Ema Krusi, who assured us she would be happy to answer our questions “but not before June 20”, made a name for herself in 2020 for her viral videos. He attacked Bill Gates, calling for the rejection of “intoxicating” masks, screening tests and vaccines.
Now, Ema Krusi’s videos are more professional. He also conducts interviews with guests such as Canadian Sylvain Laforest – who notably challenges 9/11 and global warming.
Also read Money and conspiracies (2): these financial advisers target conspiratorial savers
Books, exercises and dietary supplements. But the videographer now also expresses himself on more diverse themes, for a fee. An online store offers to buy its own published books, Click! at Wrong start – Birth recovery, or to register for its online training courses in personal development and childbirth. It costs between 99 euros (or 60 euros in the promotion, for a 3h20 video lesson and 6h20 a podcast, as well as access to a private Facebook group) and 350 euros (144 euros in the promotion) for a more personalized service. Another variation of the “Ema Krusi brand”: Novoma food supplements. He also gives conferences, as scheduled for Etoy on June 24.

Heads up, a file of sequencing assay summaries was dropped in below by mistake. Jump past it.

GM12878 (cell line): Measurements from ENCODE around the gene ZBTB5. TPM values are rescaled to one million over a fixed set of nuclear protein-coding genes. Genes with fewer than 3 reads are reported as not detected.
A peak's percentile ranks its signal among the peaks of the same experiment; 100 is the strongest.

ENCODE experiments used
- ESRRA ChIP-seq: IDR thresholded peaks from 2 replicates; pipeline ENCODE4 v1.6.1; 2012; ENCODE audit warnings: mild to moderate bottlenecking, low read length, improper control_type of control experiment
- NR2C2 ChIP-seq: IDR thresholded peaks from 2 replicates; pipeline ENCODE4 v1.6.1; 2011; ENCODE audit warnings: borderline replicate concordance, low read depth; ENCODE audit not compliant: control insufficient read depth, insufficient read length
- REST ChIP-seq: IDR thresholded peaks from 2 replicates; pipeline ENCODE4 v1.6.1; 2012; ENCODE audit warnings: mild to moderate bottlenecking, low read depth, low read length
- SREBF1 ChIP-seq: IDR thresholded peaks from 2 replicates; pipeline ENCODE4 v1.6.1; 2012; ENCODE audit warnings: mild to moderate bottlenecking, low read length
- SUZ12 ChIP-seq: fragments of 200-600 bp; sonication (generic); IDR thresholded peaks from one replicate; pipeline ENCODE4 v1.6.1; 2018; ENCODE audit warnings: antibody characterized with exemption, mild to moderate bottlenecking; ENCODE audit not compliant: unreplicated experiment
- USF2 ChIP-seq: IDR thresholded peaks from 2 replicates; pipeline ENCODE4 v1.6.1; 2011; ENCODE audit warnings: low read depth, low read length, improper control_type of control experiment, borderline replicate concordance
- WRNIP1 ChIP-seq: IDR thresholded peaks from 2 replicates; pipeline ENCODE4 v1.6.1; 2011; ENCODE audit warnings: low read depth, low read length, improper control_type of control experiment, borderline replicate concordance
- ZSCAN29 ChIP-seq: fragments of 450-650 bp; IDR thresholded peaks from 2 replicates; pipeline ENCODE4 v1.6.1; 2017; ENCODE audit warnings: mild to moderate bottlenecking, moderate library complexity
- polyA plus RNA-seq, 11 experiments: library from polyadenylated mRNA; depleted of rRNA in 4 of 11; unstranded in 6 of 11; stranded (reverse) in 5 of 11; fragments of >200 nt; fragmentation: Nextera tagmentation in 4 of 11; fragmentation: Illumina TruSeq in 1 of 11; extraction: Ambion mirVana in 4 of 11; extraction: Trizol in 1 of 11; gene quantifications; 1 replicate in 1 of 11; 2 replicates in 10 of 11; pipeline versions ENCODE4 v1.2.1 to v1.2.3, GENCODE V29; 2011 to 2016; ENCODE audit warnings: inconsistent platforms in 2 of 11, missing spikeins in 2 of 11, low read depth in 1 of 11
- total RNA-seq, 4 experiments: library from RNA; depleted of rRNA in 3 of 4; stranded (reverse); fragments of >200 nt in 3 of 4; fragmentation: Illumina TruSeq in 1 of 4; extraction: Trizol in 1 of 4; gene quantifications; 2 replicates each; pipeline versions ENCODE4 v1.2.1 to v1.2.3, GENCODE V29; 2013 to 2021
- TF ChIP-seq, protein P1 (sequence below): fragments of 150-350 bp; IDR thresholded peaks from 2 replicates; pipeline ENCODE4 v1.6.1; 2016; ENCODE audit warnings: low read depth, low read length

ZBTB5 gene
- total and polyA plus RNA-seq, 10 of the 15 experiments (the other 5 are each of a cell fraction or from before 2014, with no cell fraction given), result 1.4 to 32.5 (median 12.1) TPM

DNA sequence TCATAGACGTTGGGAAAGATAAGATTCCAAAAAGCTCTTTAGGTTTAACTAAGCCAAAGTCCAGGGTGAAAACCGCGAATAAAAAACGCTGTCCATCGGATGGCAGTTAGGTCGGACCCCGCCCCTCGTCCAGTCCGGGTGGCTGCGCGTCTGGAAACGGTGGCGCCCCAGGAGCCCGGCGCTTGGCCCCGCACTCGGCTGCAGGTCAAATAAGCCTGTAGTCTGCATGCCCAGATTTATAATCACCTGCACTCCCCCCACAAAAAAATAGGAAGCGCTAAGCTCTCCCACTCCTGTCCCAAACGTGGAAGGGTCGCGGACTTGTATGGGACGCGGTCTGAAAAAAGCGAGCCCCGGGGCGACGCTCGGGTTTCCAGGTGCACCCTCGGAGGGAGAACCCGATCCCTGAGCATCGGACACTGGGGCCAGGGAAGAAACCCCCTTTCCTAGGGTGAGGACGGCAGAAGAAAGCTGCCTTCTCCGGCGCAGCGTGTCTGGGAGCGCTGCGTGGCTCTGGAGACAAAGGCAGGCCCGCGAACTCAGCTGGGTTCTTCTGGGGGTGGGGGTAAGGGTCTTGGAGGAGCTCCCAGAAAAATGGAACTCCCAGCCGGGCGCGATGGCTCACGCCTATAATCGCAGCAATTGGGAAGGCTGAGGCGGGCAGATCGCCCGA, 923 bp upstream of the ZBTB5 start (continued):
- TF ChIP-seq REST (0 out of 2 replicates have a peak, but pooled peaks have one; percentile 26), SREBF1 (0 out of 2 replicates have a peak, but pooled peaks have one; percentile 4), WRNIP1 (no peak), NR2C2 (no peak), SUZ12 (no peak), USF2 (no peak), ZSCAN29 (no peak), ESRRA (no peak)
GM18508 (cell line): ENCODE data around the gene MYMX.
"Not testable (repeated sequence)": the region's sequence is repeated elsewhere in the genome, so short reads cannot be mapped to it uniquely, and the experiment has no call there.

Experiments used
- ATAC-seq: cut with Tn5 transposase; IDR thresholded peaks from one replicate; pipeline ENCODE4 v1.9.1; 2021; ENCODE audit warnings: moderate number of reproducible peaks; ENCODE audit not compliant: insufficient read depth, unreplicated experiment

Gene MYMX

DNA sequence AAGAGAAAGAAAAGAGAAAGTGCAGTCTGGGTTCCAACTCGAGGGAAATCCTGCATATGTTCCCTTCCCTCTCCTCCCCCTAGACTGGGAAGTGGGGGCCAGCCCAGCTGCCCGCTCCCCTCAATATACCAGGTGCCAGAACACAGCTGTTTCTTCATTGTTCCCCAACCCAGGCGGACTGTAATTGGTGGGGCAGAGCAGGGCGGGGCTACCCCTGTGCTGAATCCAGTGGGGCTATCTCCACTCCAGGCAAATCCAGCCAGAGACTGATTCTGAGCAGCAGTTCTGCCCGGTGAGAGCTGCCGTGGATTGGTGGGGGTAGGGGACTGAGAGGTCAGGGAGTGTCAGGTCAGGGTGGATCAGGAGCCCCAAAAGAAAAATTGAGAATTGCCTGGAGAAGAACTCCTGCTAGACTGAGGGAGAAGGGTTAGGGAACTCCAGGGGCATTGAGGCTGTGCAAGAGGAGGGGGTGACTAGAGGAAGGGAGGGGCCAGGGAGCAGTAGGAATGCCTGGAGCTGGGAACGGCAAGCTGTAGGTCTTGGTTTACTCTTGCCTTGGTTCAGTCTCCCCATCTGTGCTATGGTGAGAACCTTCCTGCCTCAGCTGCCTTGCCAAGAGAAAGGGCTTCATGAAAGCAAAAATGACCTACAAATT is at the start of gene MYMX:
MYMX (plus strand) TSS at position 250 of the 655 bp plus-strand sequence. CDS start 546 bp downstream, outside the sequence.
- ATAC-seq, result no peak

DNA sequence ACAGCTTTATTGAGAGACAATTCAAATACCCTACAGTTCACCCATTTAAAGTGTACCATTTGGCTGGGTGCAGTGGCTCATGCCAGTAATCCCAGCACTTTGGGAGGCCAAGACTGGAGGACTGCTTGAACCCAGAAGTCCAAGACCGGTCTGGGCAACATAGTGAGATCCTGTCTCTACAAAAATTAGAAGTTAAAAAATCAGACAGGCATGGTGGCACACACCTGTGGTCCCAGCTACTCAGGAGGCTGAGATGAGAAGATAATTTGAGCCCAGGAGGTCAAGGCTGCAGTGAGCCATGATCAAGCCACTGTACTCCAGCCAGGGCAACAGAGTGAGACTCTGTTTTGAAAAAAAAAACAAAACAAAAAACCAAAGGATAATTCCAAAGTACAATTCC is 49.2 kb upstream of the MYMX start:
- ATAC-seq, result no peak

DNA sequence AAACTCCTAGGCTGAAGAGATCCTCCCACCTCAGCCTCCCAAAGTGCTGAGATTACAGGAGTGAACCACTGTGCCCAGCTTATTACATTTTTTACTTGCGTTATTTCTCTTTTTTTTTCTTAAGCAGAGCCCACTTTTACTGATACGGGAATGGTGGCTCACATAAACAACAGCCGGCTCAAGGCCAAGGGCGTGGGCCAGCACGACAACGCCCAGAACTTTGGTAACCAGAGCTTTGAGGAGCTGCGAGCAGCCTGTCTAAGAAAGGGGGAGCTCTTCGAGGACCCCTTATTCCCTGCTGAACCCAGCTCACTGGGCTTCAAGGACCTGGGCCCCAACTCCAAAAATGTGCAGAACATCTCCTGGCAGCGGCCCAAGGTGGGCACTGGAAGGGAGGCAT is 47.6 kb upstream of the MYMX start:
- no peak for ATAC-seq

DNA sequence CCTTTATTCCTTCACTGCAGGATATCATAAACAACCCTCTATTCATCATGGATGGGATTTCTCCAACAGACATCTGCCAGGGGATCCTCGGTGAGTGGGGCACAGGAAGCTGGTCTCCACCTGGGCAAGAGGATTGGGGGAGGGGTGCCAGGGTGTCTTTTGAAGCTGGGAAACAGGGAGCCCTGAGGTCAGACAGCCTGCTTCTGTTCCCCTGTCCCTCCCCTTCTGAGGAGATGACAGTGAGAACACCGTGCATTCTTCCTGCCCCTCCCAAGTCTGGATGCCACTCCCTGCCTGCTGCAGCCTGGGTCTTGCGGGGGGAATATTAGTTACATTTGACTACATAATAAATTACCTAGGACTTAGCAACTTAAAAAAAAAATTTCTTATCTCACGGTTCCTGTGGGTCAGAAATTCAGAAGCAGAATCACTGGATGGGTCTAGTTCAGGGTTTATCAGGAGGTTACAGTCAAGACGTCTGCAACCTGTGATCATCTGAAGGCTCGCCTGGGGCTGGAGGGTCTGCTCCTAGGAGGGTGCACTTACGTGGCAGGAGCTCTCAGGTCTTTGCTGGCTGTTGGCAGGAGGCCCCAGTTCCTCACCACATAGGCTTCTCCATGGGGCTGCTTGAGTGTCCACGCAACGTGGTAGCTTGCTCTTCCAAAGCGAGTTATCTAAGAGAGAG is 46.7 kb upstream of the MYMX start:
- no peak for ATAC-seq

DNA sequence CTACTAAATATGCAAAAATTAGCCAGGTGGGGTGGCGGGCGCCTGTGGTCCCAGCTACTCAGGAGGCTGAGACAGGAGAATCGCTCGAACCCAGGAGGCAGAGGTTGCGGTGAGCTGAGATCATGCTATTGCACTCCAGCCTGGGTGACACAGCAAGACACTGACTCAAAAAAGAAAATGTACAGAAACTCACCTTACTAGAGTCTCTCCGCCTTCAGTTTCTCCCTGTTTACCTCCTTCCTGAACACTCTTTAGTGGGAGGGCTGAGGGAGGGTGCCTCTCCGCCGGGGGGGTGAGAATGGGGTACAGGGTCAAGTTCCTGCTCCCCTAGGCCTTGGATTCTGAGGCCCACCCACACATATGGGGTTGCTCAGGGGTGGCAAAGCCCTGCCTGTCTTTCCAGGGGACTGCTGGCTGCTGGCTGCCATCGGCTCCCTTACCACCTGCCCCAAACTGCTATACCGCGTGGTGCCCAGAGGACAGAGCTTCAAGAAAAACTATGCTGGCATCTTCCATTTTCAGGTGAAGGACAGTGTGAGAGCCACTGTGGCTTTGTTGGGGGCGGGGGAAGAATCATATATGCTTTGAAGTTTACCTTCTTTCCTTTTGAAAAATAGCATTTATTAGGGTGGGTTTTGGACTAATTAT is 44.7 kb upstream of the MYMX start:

Personal development, a ready path for these new influencers, believes French journalist Anthony Mansuy, who last week published a book entitled The Dissidents: A year in the conspiratorial bubble.
“Many people who are influenced by these theories find themselves after this health crisis. It happens that they are separated from their loved ones. Therefore they often need a community, to resocialize .So in case they have a problem, they can quickly find these books or these conspiratorial influencer training courses.
“This lack of trust of politicians, pharma and industry, understandable because of many scandals, creates a new way of life and is therefore a potential clientele.”
Lots of goodies. Other figures or motions of the complosphere became real “marks”. To begin with Julian Wolf (a nickname), at the origin of the “Great Awakening”, a conspiracy media, anti-vaccines, which notably published a list of Jews working in CNN and in New York Times. This trained graphic designer has been selling flyers and T-shirts for ten years on the internet, Anthony Mansuy explains. And since “Great Awakening” was created, she’s been selling (when her pages aren’t censored) T-shirts with conspiracy messages, via Spreadshirt’s personalized clothing site.
We can also cite Antoine Cuttitta, a videographer who promotes conspiracy theories inspired by QAnon, this pro-Trump movement that emerged in 2017 that believes in the existence of a pedo-San organization that governs the world. Antoine Cuttitta notably broadcasts alternative news on television. On the “Human Alliance 2020” site, he sells beanies, caps and other mugs with the brand logo in question. He also calls for donations.
Derivative products and other similar offers are clearly not the prerogative of conspiracy theorists, but enjoy some success. Rudy Reichstad, site manager Conspiracy Watch, the Observatory of conspiracy theories and conspiracy theoriesexamines the developments of this “business”: